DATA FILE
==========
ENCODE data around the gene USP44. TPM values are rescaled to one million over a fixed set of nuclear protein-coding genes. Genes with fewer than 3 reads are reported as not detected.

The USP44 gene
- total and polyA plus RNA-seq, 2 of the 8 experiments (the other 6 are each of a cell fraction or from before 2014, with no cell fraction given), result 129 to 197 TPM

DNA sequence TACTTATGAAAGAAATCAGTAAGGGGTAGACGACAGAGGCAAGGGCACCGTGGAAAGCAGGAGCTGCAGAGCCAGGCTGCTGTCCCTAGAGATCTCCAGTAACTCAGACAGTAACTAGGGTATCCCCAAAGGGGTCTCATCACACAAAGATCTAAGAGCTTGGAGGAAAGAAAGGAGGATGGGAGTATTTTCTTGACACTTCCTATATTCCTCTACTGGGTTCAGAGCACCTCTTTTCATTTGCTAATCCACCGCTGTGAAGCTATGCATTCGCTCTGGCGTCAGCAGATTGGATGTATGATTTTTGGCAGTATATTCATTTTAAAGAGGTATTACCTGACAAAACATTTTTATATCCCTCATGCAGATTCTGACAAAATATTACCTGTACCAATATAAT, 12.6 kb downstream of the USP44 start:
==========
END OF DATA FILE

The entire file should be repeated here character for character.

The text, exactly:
ENCODE data around the gene USP44. TPM values are rescaled to one million over a fixed set of nuclear protein-coding genes. Genes with fewer than 3 reads are reported as not detected.

The USP44 gene
- total and polyA plus RNA-seq, 2 of the 8 experiments (the other 6 are each of a cell fraction or from before 2014, with no cell fraction given), result 129 to 197 TPM

DNA sequence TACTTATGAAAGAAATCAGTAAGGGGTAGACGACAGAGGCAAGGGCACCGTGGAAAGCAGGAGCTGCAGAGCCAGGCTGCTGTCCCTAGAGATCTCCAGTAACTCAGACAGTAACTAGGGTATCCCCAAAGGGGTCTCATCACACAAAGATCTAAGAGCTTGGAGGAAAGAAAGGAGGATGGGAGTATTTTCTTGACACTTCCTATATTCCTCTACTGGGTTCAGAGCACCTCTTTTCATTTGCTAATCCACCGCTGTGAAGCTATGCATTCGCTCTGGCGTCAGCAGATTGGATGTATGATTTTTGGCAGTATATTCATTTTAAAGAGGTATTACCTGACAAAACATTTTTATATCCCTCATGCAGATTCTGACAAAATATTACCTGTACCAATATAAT, 12.6 kb downstream of the USP44 start: